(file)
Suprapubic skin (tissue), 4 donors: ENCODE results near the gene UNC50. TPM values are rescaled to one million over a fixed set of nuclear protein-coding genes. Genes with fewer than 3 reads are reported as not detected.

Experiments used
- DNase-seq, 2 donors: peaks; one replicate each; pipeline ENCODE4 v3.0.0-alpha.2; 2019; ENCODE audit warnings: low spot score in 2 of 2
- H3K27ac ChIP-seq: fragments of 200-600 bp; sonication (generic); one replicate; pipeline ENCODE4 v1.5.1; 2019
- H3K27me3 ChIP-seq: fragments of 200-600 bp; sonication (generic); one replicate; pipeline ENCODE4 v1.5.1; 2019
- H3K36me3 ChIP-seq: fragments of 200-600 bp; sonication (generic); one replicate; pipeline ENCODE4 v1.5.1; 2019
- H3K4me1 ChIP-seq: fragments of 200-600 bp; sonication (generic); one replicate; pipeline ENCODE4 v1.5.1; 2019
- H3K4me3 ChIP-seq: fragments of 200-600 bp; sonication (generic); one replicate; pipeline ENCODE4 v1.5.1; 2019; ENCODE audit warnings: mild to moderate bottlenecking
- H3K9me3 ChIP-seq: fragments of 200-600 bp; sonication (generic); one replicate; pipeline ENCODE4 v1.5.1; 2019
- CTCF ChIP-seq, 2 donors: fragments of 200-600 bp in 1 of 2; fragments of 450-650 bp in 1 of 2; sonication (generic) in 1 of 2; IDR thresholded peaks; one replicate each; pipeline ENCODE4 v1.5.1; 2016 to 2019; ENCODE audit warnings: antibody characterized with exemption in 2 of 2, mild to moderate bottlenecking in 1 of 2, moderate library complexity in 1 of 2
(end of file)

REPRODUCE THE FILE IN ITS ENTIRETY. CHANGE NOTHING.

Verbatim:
Suprapubic skin (tissue), 4 donors: ENCODE results near the gene UNC50. TPM values are rescaled to one million over a fixed set of nuclear protein-coding genes. Genes with fewer than 3 reads are reported as not detected.

Experiments used
- DNase-seq, 2 donors: peaks; one replicate each; pipeline ENCODE4 v3.0.0-alpha.2; 2019; ENCODE audit warnings: low spot score in 2 of 2
- H3K27ac ChIP-seq: fragments of 200-600 bp; sonication (generic); one replicate; pipeline ENCODE4 v1.5.1; 2019
- H3K27me3 ChIP-seq: fragments of 200-600 bp; sonication (generic); one replicate; pipeline ENCODE4 v1.5.1; 2019
- H3K36me3 ChIP-seq: fragments of 200-600 bp; sonication (generic); one replicate; pipeline ENCODE4 v1.5.1; 2019
- H3K4me1 ChIP-seq: fragments of 200-600 bp; sonication (generic); one replicate; pipeline ENCODE4 v1.5.1; 2019
- H3K4me3 ChIP-seq: fragments of 200-600 bp; sonication (generic); one replicate; pipeline ENCODE4 v1.5.1; 2019; ENCODE audit warnings: mild to moderate bottlenecking
- H3K9me3 ChIP-seq: fragments of 200-600 bp; sonication (generic); one replicate; pipeline ENCODE4 v1.5.1; 2019
- CTCF ChIP-seq, 2 donors: fragments of 200-600 bp in 1 of 2; fragments of 450-650 bp in 1 of 2; sonication (generic) in 1 of 2; IDR thresholded peaks; one replicate each; pipeline ENCODE4 v1.5.1; 2016 to 2019; ENCODE audit warnings: antibody characterized with exemption in 2 of 2, mild to moderate bottlenecking in 1 of 2, moderate library complexity in 1 of 2